Dismayed over "disappointing" standards of police probe across the country, the Supreme Court has said it was high time a “consistent and dependable code of investigation” was devised along with mandatory procedure for investigators to ensure guilty do not walk free on technical grounds.
The top court made the observations in a judgement by which it set aside the conviction of three people, including the two death row convicts, in a case of kidnapping and murder of a 15-year-old boy in Madhya Pradesh.
“The higher principle of ‘proof beyond reasonable doubt' and more so, in a case built on circumstantial evidence, would have to prevail and be given priority. It is high time, perhaps, that a consistent and dependable code of investigation is devised with a mandatory and detailed procedure for the police to implement and abide by during the course of their investigation so that the guilty do not walk free on technicalities, as they do in most cases in our country. We need to say no more,” it said.
Setting free the three convicts, a bench comprising Justices BR Gavai, JB Pardiwala and Sanjay Kumar said in a case resting on circumstantial evidence, the prosecution must establish a chain of unbroken events unerringly pointing to the guilt of the accused and none other.
The bench expressed its dismay over the nature of the police probe and said, “Before parting with the case with our verdict, we may note with deep and profound concern the disappointing standards of police investigation that seem to be the invariable norm."
Ajit Pal, a 15-year-old boy, was brutally killed in the last week of July, 2013 allegedly by his neighbours Om Prakash Yadav, his brother Raja Yadav and son Rajesh. The boy was kidnapped for ransom after his mother received a substantial amount of money from the sale of some properties.
In 2016, a trial court in Jabalpur convicted all three of offences including murder and kidnapping for ransom under the IPC.
While Om Prakash Yadav was sentenced to life imprisonment, Raja Yadav and Rajesh Yadav, his brother and son respectively, were awarded death penalty. The high court also upheld their conviction and sentence in the case which hinged on circumstantial evidence.
Writing the 35-page judgement for the bench, Justice Sanjay Kumar said when a case rests solely on circumstantial evidence several legal requirements have to be satisfied.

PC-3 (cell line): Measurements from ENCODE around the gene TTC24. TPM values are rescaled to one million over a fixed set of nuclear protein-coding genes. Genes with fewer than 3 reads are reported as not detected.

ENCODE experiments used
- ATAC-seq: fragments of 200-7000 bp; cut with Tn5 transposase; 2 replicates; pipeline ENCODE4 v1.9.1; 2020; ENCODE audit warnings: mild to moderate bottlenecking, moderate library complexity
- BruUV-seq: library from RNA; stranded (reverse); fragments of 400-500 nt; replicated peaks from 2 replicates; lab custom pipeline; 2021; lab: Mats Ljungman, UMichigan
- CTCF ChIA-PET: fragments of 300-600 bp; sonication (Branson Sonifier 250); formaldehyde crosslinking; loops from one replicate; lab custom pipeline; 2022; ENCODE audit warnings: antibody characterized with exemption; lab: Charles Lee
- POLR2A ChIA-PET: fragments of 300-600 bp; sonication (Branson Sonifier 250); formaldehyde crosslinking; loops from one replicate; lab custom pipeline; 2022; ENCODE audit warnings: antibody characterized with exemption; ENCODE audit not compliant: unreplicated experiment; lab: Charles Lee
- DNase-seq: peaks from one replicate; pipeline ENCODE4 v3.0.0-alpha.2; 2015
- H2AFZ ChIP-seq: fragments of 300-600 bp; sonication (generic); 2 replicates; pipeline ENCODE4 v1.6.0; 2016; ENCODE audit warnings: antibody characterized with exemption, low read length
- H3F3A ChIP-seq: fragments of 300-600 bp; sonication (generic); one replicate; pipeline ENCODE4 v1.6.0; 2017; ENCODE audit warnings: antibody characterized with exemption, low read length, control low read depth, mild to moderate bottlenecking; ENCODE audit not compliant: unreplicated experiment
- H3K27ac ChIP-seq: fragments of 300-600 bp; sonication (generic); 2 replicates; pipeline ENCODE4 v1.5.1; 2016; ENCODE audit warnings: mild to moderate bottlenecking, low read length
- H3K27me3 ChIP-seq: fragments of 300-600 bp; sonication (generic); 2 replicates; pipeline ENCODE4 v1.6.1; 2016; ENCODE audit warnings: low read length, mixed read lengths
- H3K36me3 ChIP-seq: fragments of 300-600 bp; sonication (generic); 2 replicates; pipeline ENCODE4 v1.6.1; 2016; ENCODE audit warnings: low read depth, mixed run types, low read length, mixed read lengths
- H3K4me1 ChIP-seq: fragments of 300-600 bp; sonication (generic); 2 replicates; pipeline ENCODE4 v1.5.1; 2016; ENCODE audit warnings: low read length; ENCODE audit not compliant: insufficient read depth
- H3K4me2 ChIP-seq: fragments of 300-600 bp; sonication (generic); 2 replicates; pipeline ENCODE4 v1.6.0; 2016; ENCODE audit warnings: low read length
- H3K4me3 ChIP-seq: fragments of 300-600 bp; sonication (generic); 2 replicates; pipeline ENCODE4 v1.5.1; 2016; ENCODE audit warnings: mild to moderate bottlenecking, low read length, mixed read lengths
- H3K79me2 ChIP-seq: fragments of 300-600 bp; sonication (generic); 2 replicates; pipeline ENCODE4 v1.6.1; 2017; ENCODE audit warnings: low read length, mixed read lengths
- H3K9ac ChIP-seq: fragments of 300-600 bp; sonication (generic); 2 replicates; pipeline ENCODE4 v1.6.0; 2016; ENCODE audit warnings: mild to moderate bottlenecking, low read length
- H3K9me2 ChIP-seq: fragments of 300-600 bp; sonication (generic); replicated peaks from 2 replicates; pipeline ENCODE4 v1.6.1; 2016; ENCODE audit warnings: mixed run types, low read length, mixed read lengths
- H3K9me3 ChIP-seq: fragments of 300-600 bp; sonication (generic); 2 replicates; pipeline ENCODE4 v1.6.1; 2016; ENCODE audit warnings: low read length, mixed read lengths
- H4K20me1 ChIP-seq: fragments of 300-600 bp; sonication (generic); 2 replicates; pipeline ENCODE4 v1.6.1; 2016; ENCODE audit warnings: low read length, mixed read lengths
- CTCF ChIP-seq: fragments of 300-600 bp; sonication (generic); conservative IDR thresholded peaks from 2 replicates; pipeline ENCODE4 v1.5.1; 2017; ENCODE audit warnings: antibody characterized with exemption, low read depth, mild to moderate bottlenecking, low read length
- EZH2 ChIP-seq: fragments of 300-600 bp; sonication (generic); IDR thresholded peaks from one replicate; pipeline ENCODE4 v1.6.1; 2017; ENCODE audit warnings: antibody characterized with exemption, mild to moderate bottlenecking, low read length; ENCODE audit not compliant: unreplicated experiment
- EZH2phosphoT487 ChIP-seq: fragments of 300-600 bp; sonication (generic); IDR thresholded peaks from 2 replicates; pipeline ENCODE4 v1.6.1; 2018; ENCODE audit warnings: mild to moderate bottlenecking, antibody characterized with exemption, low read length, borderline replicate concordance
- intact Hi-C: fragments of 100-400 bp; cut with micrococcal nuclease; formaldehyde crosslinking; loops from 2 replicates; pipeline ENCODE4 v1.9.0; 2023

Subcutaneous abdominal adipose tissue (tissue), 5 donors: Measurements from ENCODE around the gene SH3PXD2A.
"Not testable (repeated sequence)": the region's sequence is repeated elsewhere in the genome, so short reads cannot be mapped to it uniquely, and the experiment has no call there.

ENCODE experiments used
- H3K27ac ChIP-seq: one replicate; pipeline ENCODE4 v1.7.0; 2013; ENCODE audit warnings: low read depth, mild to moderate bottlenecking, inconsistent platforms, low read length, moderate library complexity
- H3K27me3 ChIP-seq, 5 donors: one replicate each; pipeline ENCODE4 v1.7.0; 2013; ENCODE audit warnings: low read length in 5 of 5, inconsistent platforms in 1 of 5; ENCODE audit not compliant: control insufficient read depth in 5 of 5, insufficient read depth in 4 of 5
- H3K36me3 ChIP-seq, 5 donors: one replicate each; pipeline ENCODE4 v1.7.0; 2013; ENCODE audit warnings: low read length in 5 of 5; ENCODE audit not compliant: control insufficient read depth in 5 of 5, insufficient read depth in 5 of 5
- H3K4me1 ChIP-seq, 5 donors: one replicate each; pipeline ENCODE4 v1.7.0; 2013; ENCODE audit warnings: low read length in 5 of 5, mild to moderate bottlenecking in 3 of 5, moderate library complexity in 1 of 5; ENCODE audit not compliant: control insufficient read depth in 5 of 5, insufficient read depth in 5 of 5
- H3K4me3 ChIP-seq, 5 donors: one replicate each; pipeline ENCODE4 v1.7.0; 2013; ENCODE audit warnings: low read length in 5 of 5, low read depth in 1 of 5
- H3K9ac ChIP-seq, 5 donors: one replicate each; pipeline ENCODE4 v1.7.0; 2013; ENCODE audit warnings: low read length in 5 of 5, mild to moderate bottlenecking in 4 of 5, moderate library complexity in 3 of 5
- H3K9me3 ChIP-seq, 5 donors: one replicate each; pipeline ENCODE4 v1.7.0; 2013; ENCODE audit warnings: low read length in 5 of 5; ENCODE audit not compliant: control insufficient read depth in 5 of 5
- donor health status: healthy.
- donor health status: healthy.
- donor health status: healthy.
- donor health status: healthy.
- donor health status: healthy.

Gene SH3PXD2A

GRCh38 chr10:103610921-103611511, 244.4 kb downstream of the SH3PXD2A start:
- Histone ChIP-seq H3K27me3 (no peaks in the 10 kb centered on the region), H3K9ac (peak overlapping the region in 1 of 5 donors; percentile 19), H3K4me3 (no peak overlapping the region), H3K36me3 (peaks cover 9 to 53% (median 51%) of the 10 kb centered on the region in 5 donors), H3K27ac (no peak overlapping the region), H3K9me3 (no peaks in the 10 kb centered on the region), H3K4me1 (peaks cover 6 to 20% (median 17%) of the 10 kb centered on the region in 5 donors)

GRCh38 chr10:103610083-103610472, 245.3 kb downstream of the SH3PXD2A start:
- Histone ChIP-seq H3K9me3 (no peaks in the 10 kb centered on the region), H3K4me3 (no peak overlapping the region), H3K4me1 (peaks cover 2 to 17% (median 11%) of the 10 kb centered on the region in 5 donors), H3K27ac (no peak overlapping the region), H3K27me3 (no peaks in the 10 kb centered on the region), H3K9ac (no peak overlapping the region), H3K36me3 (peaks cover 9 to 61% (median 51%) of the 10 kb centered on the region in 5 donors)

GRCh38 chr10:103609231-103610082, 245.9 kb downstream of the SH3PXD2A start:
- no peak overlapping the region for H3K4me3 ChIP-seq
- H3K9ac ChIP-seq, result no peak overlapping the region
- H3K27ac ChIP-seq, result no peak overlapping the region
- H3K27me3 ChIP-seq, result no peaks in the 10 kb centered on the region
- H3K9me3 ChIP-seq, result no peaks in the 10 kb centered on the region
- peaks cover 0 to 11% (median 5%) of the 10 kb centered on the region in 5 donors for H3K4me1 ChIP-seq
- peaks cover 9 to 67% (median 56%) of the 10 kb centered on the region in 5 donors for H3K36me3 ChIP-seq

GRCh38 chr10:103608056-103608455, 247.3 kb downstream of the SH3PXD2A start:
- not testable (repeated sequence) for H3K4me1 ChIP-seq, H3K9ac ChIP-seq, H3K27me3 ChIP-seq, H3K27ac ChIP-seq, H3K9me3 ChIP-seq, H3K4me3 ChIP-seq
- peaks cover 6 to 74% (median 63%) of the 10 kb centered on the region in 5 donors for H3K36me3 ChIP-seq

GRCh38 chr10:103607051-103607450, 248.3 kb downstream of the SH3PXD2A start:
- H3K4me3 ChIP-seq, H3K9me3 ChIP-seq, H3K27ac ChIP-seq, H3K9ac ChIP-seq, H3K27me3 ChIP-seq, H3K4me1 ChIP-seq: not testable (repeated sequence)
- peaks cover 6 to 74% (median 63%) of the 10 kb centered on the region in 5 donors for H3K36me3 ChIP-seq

“The circumstances from which an inference of guilt is sought to be drawn must be cogently and firmly established and those circumstances should be of a definite tendency unerringly pointing towards guilt of the accused,” the bench said referring to judgements.
The circumstances, taken cumulatively, should form a chain so complete that there is no escape from the conclusion that within all human probability the crime was committed by the accused and none else, the court said. It said the prosecution utterly failed to pass muster in establishing its case.
The court also referred to the report of the Law Commission and said it was observed that “the principal causes of low rate of conviction in our country, inter alia, included inept, unscientific investigation by the police and lack of proper coordination between police and prosecution machinery.”
“Despite passage of considerable time since these gloomy insights, we are dismayed to say that they remain sadly true even to this day. This is a case in point,” it said and referred to 2003 report of Justice VS Malimath Committee on Reforms of Criminal Justice System,
Referring to the facts of the case, the bench said, “A young boy in the first flush of youth was cruelly done to death and the wrongdoers necessarily had to be brought to book for the injustice done to him and his family.”
“However, the manner in which police tailored their investigation, with complete indifference to the essential norms in proceeding against the accused and in gathering evidence; leaving important leads unchecked and glossing over other leads that did not suit the story that they had conceived; and, ultimately, in failing to present a cogent, conceivable and fool-proof chain of events pointing to the guilt of the appellants, with no possibility of any other hypothesis, leaves us with no option but to extend the benefit of doubt to the appellants,” it said.
It also found fault with the verdicts of the trial court and the high court and said they handed down the death penalty to two convicts without recording any valid reason that the case fell under the ‘rarest of rare cases', warranting the capital punishment.
“It is indeed perplexing that, despite the innumerable weak links and loopholes in the prosecution's case, the trial court as well as the high court were not only inclined to accept the same at face value but went to the extent of imposing and sustaining capital punishment on Rajesh Yadav and Raja Yadav.
“No valid and acceptable reasons were put forth as to why this case qualified as the ‘rarest of rare cases', warranting such drastic punishment,” it said.